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Table of Contents
Vol. 98, No. 3, 2002
Issue release date: November 2002
Section title: Coronary Care
Cardiology 2002;98:141–147
(DOI:10.1159/000066324)

Outcome of Myocardial Infarction in Patients Treated with Aspirin Is Enhanced by Pre-Hospital Administration

Barbash I.M. · Freimark D. · Gottlieb S. · Hod H. · Hasin Y. · Battler A. · Crystal E. · Matetzky S. · Boyko V. · Mandelzweig L. · Behar S. · Leor J.
aNeufeld Cardiac Research Institute, Tel-Aviv University, Sheba Medical Center, Tel-Hashomer, and bCardiology Department, Rabin Medical Center, Petah-Tikva, Israel

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Article / Publication Details

First-Page Preview
Abstract of Coronary Care

Received: 2/16/2002
Accepted: 7/29/2002
Published online: 11/7/2002

Number of Print Pages: 7
Number of Figures: 0
Number of Tables: 5

ISSN: 0008-6312 (Print)
eISSN: 1421-9751 (Online)

For additional information: http://www.karger.com/CRD

Abstract

Objective: Reducing time to reperfusion therapy is one of the goals in the management of acute myocardial infarction (AMI). We assessed the association between timing of aspirin administration and outcome of patients with AMI. Patients: We studied 922 consecutive AMI patients with ST-segment elevation in Killip class I–III on admission. Patients were divided into two groups based upon the timing of emergency aspirin administration: before (early aspirin users) or after (late aspirin users) hospital admission. Results: Early aspirin users (n = 338; 37%) were younger, less likely to be women, and more likely to smoke (p < 0.006) than late users (n = 584; 63%). Other baseline and clinical characteristics were similar. Early aspirin users were more likely to be treated with thrombolysis or primary percutaneous transluminal coronary angioplasty. Compared with late users, early aspirin users had significantly lower in-hospital complications and lower mortality rates at 7 (2.4 vs. 7.3%, p = 0.002) and 30 days (4.9 vs. 11.1%, p = 0.001). By multivariate adjustment, pre-hospital aspirin was an independent determinant of survival at 7 (odds ratio 0.43; 95% confidence interval 0.18–0.92) and at 30 days (odds ratio, 0.60; 95% confidence interval 0.32–1.08). Survival benefit associated with aspirin persisted for subgroups treated or not with reperfusion therapy. Conclusions: Outcome of AMI patients treated with aspirin is improved by pre-hospital administration.Our findings suggest that emergency pre-hospital aspirin might facilitate early reperfusion.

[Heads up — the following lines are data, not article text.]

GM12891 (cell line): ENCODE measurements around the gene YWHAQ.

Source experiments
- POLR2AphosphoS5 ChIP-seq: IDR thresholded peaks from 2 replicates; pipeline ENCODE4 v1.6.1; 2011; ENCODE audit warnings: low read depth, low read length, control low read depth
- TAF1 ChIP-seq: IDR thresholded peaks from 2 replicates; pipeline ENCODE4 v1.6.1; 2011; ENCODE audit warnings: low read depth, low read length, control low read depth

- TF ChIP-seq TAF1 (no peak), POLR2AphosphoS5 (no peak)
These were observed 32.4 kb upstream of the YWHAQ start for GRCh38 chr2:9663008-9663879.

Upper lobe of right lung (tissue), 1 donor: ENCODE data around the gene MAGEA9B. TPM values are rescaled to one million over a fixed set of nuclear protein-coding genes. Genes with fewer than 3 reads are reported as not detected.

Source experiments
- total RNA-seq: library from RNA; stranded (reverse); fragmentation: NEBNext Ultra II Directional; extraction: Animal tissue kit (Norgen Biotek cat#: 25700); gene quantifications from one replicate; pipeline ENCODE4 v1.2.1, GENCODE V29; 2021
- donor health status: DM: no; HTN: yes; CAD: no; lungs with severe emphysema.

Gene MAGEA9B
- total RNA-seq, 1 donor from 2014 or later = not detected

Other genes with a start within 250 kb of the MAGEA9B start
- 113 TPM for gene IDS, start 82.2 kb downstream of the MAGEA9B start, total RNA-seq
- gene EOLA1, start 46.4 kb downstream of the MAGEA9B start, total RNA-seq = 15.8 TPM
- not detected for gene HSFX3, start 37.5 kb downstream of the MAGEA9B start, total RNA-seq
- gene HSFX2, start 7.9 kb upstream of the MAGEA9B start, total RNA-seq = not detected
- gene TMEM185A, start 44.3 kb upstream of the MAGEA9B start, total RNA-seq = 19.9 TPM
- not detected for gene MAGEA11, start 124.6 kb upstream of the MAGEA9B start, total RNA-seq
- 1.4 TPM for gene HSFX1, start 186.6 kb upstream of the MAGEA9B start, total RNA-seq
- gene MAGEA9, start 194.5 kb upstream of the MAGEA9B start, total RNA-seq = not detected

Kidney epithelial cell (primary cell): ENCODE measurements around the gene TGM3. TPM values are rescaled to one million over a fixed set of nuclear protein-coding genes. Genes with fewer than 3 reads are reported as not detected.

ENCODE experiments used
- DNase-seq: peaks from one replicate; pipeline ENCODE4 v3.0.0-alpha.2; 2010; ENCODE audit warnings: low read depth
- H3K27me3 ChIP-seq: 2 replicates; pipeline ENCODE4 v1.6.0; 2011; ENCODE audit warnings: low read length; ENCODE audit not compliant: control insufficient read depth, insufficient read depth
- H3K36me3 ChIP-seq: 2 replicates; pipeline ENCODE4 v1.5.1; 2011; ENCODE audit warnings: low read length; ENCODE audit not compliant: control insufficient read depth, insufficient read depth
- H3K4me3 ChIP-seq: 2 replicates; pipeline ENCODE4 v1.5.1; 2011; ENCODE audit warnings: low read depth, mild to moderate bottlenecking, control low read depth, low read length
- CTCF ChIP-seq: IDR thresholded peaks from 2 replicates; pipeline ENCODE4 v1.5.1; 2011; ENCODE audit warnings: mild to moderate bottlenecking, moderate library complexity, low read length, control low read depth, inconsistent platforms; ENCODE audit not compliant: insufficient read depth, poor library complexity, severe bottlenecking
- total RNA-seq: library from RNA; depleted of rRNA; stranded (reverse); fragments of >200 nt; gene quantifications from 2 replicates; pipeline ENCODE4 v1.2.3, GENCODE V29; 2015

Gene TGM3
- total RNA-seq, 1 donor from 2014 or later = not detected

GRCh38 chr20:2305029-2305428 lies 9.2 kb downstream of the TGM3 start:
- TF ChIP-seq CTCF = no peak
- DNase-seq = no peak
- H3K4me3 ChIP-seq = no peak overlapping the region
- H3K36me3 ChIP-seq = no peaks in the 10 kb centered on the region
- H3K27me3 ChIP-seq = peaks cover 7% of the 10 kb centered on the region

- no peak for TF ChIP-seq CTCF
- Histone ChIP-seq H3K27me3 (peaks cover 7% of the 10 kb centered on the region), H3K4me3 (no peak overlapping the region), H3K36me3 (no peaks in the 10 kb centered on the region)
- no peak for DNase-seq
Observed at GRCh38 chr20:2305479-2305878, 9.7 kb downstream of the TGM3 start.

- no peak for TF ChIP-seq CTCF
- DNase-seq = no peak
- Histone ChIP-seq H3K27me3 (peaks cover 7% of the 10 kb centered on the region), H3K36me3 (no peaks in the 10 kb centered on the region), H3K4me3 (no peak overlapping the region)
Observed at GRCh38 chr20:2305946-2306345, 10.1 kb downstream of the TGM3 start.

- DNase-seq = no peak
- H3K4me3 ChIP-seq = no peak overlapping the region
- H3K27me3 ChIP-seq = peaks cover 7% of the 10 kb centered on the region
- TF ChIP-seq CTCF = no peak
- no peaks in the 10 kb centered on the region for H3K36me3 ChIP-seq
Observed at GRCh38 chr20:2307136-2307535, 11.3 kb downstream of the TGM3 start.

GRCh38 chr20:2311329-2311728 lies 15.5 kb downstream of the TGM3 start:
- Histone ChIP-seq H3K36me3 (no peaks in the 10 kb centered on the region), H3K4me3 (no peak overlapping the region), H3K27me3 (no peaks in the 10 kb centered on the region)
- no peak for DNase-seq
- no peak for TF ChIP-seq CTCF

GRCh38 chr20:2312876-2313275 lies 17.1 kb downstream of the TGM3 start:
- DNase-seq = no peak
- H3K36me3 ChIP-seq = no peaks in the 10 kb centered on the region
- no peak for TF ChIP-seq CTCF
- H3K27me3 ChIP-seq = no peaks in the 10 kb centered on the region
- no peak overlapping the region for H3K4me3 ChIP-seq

Article / Publication Details

First-Page Preview
Abstract of Coronary Care

Received: 2/16/2002
Accepted: 7/29/2002
Published online: 11/7/2002

Number of Print Pages: 7
Number of Figures: 0
Number of Tables: 5

ISSN: 0008-6312 (Print)
eISSN: 1421-9751 (Online)

For additional information: http://www.karger.com/CRD


Copyright / Drug Dosage

Copyright: All rights reserved. No part of this publication may be translated into other languages, reproduced or utilized in any form or by any means, electronic or mechanical, including photocopying, recording, microcopying, or by any information storage and retrieval system, without permission in writing from the publisher or, in the case of photocopying, direct payment of a specified fee to the Copyright Clearance Center.
Drug Dosage: The authors and the publisher have exerted every effort to ensure that drug selection and dosage set forth in this text are in accord with current recommendations and practice at the time of publication. However, in view of ongoing research, changes in goverment regulations, and the constant flow of information relating to drug therapy and drug reactions, the reader is urged to check the package insert for each drug for any changes in indications and dosage and for added warnings and precautions. This is particularly important when the recommended agent is a new and/or infrequently employed drug.
Disclaimer: The statements, opinions and data contained in this publication are solely those of the individual authors and contributors and not of the publishers and the editor(s). The appearance of advertisements or/and product references in the publication is not a warranty, endorsement, or approval of the products or services advertised or of their effectiveness, quality or safety. The publisher and the editor(s) disclaim responsibility for any injury to persons or property resulting from any ideas, methods, instructions or products referred to in the content or advertisements.

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    External Resources

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